“The Center’s leaders gave KFA and Leong Leong a clear vision: that the design of the new Anita May Rosenstein Campus must reflect the boldness, optimism, and absolute certainty of the Center’s mission to care for, champion, and celebrate LGBT individuals and families,” said KFA Partner Barbara Flammang, AIA, in a statement. Dominic Leong, AIA, founding partner of Leong Leong said in a statement: “It is a symbol and an intersectional platform for social progress forged by the Los Angeles LGBT Center and comes at a moment when this progress must be relentlessly supported and sustained."
Placeholder Alt Text

Collective Consequences

Drawing show at The School of Architecture at Taliesin explores collaborative creation

Los Angeles–based artist and designer Hans Koesters unveiled an ongoing series of collaborative, improvised drawings at The School of Architecture at Taliesin in Scottsdale, Arizona. His project and exhibition, aptly titled Collective Consequences, shows what happens when a handful of people decide to draw simultaneously and unpredictably on one blank canvas.

Koesters began the project during a weekend-long drawing workshop at Taliesin West. There, he and his colleagues produced the “collective consequences” sketches by playing an adapted version of two drawing games, “Exquisite Corpse” and “Dot-the-Dot,” with groups of three to four students. The game taught students to analyze spatial relationships while responding to the ideas and design concepts of other artists.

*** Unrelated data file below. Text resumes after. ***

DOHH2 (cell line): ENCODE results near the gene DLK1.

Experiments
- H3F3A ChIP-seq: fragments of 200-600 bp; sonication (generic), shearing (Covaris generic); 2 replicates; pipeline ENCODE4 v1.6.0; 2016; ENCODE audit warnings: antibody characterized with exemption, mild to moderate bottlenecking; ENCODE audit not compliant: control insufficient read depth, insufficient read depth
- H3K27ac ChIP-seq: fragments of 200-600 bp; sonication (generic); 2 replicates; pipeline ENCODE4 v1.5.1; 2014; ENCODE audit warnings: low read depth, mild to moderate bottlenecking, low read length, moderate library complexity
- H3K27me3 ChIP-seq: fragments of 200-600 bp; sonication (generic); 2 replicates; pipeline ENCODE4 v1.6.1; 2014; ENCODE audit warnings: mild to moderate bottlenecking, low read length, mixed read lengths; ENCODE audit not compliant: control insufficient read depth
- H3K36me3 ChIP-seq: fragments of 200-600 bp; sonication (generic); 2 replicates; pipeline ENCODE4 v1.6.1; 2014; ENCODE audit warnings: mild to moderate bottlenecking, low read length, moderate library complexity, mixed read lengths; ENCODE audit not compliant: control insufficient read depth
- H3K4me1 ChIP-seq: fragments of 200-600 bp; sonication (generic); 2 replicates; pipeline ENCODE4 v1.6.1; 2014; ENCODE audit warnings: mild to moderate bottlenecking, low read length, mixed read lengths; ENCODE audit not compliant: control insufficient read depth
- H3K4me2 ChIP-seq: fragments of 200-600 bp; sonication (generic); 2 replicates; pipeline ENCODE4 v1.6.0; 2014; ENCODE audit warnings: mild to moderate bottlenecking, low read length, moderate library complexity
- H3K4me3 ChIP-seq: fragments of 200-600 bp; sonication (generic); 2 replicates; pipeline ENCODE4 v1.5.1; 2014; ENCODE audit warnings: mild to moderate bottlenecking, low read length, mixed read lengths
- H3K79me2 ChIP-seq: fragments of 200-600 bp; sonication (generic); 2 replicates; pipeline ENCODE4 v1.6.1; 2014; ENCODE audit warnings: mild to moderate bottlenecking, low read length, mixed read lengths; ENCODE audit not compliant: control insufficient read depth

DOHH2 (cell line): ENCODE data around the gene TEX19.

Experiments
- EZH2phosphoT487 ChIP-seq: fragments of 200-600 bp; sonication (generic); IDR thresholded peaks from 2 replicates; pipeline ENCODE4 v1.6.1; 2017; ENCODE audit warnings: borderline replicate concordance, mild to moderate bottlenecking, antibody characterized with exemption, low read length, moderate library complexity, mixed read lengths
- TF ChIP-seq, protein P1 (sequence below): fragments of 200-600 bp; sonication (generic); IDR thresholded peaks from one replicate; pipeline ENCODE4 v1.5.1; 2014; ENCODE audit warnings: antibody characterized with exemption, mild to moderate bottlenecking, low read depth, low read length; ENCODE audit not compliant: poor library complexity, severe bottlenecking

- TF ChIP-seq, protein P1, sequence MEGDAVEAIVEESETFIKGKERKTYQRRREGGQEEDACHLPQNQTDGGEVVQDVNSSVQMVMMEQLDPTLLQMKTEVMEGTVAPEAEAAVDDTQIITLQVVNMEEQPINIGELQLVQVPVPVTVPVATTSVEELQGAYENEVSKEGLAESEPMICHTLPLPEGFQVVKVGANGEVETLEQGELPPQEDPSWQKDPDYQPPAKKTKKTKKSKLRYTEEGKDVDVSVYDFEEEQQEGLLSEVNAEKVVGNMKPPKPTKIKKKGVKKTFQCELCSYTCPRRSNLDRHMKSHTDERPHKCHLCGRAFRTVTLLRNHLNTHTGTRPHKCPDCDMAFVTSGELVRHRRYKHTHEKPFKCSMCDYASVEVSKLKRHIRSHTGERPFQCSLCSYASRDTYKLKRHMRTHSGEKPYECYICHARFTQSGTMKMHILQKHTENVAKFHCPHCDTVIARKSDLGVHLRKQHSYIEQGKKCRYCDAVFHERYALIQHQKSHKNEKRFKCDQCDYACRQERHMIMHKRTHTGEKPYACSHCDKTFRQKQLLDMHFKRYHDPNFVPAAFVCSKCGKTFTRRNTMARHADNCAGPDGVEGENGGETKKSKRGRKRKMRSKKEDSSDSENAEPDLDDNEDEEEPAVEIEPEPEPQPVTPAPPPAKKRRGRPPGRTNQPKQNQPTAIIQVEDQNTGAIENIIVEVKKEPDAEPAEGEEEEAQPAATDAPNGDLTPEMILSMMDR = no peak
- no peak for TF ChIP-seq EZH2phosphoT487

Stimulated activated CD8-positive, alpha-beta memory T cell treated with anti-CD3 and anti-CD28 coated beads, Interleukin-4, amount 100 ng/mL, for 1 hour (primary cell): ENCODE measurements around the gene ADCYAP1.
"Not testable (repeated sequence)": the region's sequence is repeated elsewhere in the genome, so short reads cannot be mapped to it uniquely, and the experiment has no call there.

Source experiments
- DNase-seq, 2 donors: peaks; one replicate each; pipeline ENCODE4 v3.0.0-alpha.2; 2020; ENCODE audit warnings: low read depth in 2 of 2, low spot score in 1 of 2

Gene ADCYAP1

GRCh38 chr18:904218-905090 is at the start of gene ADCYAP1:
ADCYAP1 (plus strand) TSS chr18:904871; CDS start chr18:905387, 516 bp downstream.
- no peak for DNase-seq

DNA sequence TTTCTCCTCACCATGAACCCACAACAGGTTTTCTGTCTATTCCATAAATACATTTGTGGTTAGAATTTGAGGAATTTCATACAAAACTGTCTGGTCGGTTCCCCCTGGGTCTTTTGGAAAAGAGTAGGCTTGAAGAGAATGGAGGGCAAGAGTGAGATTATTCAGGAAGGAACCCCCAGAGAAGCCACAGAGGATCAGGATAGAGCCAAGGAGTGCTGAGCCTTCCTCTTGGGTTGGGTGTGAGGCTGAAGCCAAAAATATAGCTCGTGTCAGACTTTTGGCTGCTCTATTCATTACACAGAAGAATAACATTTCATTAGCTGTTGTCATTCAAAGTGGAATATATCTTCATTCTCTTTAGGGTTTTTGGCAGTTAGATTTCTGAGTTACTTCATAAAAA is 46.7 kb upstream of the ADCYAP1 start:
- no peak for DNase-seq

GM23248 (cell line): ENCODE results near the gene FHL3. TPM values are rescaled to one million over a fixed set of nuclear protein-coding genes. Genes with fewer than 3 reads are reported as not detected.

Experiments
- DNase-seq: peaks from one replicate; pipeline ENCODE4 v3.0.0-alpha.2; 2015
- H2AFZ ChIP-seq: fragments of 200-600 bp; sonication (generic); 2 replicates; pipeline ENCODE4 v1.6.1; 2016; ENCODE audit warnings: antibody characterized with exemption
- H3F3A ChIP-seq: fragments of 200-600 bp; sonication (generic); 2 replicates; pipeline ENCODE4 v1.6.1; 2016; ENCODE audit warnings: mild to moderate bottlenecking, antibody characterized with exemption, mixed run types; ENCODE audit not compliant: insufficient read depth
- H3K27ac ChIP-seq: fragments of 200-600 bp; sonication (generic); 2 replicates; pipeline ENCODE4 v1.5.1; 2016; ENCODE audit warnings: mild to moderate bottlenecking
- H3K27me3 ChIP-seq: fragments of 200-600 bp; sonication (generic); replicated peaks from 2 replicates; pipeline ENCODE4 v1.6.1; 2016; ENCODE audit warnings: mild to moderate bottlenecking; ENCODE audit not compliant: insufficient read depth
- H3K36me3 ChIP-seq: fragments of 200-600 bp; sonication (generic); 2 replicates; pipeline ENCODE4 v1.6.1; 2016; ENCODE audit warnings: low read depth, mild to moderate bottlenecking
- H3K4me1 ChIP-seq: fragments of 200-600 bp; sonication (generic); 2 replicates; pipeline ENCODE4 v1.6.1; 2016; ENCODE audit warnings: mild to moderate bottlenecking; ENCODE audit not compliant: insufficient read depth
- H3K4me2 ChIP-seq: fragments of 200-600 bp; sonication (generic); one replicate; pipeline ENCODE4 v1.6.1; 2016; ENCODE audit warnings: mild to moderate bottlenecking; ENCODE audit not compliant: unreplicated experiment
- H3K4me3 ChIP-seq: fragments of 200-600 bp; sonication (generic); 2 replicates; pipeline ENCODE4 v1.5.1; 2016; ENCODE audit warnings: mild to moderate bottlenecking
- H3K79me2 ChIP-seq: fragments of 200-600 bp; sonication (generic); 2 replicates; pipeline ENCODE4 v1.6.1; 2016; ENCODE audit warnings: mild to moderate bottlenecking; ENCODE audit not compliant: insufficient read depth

The ink and graphite drawings that comprise the series are abstract, monochromatic, and influenced by basic elements of art and architecture, such as fine lines, intersecting planes, and intricate patterns. Koesters’s background and training in art and architecture allow him to merge the two disciplines as he and his colleagues put pen to paper to create this collection of bold, architectonic illustrations.

Collective Consequences The show is only available via a tour of Taliesin West The School of Architecture at Taliesin The Kiva 12621 North Frank Lloyd Wright Boulevard Scottsdale, Arizona Through May 12, 2019
Placeholder Alt Text

Shifting Landscapes

Getty Center spotlights contemporary shifts in landscape photography

Mapping Space: Recent Acquisitions in Focus is a provocative exhibition on view at the Getty Center that draws together recently acquired works of photography from the Getty’s collection to explore shifting approaches to landscape photography.

The exhibition examines the work of five artists—Uta Barth, Robert Kinmont, Richard Long, Mark Ruwedel, and Wang Jinsong—who each seek to upend conventional forms of survey photography through genre-shifting experiments in representation.

Mark Ruwedel’s We All Loved Ruscha (15 Apts.) engages with the history of conceptual art by reshooting the sites featured in artist Ed Ruscha’s Some Los Angeles Apartments, a collection of iconic and quasi-anthropological photos of vernacular dingbat homes.

Wang Jinsong’s series, One Hundred Signs of the Demolition, presents a superscaled view into the nitty-gritty details of late-nineties Chinese urban renewal.